Four Reasons to Update Your Estate Plan in Your Senior Years
March 3, 2020
An estate plan is a means for protecting and preserving your legacy, as well as a vehicle that allows you to care for your loved ones financially once the you have passed on. However, an estate plan executed when you were a young adult may not address the many life changes you have experienced since.
Senior adults in Myrtle Beach who executed an estate plan when they were younger should review their estate plan periodically to ensure it still meets their needs. The following are some life changes that could affect a person’s estate plan.
Moving to another state. Because estate planning laws, including inheritance laws and estate tax laws, vary from state-to-state, it is important that an estate plan executed in one state is valid in your new state of residence and that it meets your wishes.
The death of a spouse or a divorce. If your spouse pre-deceases you, you may need to update your estate plan to reflect this. In addition, if you and your spouse divorced, you will likely want to ensure your ex will not inherit your estate. Also, if you remarry, you will likely want to include your new spouse in your estate plan. Beneficiary designations on certain accounts will also need to be updated if a spouse dies, you divorce or you re-marry.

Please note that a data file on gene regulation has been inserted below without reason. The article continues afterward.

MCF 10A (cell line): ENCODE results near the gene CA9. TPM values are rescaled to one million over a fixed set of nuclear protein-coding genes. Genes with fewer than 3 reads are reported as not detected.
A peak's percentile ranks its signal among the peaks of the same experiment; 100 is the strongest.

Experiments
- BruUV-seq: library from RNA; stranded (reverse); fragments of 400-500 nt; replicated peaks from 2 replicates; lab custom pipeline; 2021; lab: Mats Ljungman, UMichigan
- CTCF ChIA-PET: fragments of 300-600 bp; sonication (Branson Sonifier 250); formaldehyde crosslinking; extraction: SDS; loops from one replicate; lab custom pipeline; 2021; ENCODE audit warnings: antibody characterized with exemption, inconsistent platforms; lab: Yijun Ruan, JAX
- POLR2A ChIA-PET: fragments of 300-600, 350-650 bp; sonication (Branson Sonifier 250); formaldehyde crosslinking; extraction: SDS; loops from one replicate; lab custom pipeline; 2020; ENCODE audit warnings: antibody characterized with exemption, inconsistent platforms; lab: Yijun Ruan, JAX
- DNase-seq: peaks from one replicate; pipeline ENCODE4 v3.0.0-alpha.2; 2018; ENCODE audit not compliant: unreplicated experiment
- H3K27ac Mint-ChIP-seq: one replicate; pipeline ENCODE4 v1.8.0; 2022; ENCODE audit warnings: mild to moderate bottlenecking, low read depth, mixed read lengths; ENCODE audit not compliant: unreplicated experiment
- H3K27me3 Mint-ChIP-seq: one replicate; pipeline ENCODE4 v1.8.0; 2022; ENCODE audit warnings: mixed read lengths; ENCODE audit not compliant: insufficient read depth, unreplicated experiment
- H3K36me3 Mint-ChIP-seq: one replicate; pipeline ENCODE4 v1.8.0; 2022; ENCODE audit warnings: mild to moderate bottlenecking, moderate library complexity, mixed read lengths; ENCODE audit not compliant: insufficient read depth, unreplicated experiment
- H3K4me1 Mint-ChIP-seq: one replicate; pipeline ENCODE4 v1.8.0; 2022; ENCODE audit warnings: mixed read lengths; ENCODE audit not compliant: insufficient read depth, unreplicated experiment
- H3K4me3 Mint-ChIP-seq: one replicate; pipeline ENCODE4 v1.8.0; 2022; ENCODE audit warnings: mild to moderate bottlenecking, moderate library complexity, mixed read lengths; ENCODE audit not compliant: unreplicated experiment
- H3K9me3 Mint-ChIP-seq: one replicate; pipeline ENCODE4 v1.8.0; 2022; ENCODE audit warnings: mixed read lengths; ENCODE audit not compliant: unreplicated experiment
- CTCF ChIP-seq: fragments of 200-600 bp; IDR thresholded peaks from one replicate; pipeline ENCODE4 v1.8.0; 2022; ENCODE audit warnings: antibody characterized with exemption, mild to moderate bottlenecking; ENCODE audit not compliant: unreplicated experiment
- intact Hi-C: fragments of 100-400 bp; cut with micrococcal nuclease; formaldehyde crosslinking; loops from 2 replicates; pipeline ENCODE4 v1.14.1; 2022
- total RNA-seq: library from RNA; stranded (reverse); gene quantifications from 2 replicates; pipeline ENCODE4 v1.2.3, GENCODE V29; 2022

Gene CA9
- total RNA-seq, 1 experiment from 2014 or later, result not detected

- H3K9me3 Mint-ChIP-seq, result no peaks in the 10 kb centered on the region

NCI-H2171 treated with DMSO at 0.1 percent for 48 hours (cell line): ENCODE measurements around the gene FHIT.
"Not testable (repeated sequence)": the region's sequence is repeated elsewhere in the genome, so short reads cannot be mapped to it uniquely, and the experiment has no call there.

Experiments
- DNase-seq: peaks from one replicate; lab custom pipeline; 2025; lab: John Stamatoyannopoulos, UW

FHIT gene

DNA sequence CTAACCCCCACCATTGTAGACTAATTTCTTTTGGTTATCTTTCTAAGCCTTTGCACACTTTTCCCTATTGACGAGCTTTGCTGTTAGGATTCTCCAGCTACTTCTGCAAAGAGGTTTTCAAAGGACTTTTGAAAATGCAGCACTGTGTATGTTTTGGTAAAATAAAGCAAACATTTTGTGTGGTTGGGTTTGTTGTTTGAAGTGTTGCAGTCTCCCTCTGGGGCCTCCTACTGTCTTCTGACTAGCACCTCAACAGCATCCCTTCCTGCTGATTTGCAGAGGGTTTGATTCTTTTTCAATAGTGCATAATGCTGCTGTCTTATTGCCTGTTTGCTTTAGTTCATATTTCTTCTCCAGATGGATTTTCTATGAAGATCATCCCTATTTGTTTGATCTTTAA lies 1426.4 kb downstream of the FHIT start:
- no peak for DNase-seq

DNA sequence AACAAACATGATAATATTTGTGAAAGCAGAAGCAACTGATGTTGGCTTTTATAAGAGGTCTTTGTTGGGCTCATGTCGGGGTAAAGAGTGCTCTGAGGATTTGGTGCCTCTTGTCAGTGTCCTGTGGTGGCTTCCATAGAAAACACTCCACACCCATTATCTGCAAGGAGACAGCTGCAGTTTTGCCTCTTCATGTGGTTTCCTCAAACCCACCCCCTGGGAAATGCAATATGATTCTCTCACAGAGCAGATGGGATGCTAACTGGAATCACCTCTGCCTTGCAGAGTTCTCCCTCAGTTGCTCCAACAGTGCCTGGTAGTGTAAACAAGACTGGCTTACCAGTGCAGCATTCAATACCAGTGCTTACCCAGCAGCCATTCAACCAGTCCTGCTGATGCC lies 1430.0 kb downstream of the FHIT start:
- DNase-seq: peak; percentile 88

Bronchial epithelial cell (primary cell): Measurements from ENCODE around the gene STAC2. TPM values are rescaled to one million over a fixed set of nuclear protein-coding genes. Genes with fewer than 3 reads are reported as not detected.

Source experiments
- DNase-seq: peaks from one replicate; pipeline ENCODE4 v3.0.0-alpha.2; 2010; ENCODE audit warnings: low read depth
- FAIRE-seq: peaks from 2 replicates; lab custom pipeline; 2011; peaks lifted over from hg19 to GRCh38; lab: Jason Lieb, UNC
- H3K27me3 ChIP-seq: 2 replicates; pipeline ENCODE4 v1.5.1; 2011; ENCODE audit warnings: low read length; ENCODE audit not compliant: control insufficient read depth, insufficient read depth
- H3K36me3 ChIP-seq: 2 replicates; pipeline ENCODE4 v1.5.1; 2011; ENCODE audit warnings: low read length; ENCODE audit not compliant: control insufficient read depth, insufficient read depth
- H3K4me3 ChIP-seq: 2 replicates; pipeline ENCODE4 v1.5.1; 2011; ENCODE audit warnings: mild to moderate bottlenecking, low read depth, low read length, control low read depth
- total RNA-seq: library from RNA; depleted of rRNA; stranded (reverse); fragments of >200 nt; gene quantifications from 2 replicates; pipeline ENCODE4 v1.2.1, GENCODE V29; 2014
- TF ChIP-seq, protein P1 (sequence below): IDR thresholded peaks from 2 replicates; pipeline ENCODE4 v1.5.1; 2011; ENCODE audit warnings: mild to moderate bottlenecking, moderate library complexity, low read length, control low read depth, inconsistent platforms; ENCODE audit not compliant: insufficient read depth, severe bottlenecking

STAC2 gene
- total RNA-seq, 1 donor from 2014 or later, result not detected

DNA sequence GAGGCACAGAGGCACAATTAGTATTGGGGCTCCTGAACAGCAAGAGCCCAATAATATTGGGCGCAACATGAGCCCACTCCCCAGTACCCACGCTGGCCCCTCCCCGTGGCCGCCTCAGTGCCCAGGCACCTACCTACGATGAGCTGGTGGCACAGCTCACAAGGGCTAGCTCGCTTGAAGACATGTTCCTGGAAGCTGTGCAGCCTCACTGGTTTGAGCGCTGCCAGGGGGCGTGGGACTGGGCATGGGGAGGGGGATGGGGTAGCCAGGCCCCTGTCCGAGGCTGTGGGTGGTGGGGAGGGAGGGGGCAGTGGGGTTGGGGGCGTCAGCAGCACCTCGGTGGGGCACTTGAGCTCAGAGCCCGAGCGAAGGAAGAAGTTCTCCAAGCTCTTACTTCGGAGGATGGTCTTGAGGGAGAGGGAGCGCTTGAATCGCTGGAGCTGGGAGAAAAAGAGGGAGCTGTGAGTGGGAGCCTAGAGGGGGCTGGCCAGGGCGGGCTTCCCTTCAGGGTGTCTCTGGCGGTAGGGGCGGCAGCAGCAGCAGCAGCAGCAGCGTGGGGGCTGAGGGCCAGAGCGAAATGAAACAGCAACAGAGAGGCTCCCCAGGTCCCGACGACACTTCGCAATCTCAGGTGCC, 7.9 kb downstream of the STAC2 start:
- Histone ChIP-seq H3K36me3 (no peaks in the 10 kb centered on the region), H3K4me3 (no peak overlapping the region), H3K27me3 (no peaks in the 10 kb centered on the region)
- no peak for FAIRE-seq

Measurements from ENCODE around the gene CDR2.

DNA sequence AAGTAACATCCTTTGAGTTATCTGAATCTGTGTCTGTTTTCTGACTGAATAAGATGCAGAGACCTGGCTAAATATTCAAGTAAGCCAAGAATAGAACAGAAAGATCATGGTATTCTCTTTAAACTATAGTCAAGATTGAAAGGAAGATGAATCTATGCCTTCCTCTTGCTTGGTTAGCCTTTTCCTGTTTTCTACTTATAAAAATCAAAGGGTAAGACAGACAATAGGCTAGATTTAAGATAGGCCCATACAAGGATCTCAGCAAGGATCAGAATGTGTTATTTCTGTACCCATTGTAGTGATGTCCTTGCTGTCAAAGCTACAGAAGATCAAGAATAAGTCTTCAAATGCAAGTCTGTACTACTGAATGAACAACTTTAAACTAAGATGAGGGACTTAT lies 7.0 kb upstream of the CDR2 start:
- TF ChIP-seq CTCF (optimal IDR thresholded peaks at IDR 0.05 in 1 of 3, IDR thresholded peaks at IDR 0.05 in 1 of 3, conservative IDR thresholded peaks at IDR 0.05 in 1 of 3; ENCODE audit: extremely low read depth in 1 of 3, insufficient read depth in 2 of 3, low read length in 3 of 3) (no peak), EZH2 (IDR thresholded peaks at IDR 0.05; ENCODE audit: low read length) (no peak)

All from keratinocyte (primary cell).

You obtain a significant amount of assets. Over the course of your lifetime, it is likely that you will accumulate assets that you would like to see passed on to loved ones. It is important to review your estate plan to ensure the distribution of these new assets meets your wishes.
Executors or trustees can no longer fulfill their duties. An executor to your estate or trustee chosen when you were younger may not be an appropriate choice in your senior years. For example, they may no longer be able to fulfill their roles due to death, age or if they moved away. Changes to your estate over the years may also make someone else a more appropriate person to fulfill this role.
These are only some reasons to consider reviewing and updating your estate plan in your senior years. No one wants to have their loved ones subjected to lengthy and expensive court proceedings because an estate plan is no longer valid, is outdated or is contested. While estate planning issues can cause some anxiety, it is good to know that attorneys are available to address these concerns and provide practical legal solutions that will help ensure an estate plan that was created years ago still meets your needs.